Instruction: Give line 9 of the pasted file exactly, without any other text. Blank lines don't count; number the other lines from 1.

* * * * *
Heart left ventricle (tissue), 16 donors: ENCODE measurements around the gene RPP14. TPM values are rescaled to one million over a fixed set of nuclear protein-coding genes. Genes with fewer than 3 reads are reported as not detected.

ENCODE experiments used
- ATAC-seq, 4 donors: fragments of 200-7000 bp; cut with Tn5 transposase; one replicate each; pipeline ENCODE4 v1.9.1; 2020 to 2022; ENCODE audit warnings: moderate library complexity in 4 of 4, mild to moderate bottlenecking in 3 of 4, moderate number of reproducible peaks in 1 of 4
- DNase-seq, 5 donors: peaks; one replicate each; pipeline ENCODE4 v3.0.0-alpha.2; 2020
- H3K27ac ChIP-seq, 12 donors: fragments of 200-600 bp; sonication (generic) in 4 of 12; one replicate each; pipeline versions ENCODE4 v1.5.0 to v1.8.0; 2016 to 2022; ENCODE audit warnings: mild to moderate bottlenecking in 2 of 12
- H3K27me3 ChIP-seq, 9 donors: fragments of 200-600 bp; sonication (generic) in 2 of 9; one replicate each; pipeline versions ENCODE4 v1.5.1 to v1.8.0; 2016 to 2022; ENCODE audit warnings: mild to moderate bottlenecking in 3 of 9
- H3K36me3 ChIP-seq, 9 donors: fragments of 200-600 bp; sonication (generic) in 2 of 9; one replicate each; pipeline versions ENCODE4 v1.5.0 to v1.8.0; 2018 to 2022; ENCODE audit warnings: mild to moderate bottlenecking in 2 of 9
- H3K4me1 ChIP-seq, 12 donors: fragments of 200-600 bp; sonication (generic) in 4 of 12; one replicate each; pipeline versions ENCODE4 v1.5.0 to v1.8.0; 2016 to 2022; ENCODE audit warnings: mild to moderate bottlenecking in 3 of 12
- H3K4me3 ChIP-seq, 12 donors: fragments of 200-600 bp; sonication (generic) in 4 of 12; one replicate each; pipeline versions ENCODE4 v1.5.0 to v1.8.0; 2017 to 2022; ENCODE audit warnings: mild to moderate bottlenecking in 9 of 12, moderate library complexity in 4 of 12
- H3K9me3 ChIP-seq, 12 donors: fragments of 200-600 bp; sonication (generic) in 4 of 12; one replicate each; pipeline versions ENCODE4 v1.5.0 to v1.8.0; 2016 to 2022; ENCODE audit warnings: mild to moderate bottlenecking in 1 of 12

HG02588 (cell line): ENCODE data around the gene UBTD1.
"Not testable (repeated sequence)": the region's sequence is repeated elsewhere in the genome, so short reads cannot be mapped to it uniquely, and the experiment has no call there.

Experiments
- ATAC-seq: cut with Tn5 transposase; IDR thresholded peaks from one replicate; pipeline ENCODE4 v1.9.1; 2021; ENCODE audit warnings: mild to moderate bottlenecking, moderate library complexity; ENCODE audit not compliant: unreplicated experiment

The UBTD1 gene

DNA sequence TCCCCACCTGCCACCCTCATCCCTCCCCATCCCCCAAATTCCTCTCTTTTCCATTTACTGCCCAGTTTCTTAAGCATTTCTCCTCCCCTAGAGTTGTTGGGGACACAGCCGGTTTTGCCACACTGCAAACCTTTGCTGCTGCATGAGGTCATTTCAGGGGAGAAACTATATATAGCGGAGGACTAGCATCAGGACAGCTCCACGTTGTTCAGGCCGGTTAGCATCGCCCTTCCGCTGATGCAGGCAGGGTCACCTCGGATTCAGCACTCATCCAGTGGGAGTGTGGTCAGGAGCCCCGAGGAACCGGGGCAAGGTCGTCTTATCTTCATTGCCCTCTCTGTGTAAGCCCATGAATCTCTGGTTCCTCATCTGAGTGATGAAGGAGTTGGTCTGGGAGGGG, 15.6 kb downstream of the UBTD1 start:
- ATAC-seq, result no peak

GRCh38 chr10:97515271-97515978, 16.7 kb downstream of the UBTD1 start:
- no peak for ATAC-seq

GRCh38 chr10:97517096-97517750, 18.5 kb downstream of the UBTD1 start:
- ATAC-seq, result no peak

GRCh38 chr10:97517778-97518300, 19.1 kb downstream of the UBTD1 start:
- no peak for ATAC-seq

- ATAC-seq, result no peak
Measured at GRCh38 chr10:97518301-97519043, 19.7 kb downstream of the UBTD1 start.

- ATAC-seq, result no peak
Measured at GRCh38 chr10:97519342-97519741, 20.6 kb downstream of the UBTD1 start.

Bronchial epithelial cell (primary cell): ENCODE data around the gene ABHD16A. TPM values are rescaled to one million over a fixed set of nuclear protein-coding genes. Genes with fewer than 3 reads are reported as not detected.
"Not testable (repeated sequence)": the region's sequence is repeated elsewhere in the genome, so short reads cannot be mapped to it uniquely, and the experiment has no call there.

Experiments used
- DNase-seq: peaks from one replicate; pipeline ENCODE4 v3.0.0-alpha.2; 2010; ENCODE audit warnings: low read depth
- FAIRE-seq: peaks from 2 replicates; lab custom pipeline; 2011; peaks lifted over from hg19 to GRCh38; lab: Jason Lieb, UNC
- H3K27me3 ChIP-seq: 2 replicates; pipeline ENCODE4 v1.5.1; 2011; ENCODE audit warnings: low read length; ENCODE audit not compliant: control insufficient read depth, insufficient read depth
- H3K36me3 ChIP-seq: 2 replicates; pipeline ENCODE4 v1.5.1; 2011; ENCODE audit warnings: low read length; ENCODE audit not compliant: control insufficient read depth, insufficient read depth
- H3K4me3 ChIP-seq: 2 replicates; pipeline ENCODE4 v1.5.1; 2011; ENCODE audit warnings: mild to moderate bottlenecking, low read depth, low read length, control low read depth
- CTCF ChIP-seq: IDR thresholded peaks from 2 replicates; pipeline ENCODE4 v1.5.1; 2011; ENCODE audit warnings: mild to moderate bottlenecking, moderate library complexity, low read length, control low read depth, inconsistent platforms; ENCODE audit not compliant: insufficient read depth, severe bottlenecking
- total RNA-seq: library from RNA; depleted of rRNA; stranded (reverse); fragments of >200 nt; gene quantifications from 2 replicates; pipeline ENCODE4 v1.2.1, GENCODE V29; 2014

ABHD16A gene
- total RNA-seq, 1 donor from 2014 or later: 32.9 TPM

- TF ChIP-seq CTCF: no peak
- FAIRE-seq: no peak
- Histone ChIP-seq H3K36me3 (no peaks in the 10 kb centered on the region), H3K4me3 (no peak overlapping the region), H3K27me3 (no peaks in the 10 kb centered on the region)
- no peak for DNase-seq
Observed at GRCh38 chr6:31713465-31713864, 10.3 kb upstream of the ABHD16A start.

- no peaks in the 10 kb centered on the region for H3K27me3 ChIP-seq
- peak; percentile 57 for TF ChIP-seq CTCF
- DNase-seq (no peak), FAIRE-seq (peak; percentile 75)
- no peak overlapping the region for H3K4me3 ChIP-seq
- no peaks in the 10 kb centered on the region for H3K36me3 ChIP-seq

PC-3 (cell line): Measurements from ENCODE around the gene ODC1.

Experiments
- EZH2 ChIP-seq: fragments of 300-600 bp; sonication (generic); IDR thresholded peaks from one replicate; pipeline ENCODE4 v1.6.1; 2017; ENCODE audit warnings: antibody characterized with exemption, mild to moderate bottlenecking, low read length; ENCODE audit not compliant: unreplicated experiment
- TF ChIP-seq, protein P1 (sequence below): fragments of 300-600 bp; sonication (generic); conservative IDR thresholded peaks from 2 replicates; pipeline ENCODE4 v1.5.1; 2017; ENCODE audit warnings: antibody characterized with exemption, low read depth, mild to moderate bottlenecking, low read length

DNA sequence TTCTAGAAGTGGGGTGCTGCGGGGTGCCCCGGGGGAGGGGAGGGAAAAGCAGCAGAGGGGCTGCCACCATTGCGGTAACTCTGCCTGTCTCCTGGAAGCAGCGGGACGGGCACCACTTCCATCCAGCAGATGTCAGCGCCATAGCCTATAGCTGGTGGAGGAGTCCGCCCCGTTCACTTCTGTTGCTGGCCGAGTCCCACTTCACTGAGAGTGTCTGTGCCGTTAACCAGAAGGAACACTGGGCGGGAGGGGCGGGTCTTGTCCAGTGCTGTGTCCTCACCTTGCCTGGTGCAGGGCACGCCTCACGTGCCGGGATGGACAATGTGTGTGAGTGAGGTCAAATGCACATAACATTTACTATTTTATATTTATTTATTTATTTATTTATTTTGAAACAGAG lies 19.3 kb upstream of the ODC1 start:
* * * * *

- H3K4me3 ChIP-seq, 12 donors: fragments of 200-600 bp; sonication (generic) in 4 of 12; one replicate each; pipeline versions ENCODE4 v1.5.0 to v1.8.0; 2017 to 2022; ENCODE audit warnings: mild to moderate bottlenecking in 9 of 12, moderate library complexity in 4 of 12